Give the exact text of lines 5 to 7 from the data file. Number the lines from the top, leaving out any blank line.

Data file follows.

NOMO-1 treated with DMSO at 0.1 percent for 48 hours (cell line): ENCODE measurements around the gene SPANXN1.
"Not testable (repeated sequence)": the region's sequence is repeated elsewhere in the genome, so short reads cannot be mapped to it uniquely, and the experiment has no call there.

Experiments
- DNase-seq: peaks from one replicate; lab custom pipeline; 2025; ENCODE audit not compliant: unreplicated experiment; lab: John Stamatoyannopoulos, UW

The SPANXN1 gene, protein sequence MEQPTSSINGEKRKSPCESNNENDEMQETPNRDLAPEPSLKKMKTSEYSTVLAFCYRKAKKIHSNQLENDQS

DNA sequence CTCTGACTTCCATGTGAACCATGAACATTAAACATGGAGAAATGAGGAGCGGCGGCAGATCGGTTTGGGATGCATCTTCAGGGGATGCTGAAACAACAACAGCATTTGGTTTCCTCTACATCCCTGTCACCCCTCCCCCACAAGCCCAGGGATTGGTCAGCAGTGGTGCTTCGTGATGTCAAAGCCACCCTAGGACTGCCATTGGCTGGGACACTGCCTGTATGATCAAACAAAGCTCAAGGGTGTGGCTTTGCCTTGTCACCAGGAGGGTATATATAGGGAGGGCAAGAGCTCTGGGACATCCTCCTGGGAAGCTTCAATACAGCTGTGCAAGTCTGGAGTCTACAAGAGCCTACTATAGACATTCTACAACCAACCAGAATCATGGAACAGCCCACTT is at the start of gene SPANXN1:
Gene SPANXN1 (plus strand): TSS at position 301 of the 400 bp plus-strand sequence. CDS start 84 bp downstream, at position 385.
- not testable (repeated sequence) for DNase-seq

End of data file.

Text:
The SPANXN1 gene, protein sequence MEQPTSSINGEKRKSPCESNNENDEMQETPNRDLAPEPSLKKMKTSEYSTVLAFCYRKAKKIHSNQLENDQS

DNA sequence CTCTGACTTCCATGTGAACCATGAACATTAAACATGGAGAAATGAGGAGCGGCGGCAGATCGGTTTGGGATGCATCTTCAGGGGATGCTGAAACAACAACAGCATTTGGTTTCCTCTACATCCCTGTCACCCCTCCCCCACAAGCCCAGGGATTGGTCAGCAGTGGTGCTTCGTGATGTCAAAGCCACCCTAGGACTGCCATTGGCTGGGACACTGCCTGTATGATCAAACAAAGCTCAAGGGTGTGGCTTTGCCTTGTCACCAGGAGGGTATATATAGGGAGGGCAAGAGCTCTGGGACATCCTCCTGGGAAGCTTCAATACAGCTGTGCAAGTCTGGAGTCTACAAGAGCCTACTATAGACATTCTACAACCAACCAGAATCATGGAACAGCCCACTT is at the start of gene SPANXN1:
Gene SPANXN1 (plus strand): TSS at position 301 of the 400 bp plus-strand sequence. CDS start 84 bp downstream, at position 385.